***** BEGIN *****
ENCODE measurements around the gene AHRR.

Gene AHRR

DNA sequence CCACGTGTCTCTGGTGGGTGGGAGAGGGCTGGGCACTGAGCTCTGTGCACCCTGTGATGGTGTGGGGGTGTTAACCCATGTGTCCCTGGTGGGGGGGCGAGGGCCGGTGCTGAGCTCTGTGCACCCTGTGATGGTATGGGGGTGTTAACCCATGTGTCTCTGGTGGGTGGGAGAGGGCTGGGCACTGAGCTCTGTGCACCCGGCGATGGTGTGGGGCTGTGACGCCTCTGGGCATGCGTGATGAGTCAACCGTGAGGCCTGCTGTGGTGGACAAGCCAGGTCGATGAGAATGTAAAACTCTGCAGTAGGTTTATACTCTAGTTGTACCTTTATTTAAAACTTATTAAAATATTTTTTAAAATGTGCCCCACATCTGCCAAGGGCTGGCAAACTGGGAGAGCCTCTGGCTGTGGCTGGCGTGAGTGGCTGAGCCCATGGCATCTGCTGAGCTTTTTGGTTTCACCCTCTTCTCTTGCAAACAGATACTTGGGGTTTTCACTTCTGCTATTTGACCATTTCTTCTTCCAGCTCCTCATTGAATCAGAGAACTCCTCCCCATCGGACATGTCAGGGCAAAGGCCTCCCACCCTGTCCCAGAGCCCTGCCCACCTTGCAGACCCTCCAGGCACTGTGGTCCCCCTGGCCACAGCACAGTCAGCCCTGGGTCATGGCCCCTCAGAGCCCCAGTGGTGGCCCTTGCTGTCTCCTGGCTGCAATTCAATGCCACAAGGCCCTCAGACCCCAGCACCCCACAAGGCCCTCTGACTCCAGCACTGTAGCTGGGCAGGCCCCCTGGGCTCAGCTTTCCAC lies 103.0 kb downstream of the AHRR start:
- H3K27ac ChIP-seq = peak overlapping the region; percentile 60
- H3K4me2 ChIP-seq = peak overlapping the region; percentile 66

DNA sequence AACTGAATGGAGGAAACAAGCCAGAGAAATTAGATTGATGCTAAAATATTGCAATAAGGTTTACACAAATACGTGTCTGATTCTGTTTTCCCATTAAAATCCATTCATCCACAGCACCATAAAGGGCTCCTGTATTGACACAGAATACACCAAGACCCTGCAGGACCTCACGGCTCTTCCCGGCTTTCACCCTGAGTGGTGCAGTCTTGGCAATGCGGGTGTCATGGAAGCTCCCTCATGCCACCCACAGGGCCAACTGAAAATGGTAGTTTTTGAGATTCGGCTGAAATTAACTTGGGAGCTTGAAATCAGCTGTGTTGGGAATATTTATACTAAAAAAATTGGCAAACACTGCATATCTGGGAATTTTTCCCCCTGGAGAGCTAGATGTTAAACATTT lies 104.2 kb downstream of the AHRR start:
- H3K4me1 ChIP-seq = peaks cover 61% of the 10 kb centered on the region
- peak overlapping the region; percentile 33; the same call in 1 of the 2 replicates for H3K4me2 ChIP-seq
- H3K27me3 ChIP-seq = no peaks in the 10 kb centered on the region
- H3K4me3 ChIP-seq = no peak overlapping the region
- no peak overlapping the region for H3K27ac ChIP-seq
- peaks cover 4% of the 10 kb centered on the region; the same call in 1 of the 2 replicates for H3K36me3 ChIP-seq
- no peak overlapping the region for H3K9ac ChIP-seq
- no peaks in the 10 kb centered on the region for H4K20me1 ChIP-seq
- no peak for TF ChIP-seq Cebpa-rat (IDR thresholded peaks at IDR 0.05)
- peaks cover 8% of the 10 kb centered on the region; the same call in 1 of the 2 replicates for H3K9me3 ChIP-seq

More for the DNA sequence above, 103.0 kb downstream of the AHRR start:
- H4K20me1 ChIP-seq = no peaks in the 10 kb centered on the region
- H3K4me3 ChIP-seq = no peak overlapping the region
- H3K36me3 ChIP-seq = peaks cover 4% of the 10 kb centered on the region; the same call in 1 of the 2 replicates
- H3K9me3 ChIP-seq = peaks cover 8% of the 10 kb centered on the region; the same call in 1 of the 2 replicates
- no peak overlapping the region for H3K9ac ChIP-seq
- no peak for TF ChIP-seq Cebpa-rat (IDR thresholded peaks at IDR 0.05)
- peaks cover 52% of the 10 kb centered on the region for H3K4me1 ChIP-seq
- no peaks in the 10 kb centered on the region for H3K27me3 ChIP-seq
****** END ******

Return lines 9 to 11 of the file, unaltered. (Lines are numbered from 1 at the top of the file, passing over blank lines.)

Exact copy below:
- H3K27me3 ChIP-seq = no peaks in the 10 kb centered on the region
- H3K4me3 ChIP-seq = no peak overlapping the region
- no peak overlapping the region for H3K27ac ChIP-seq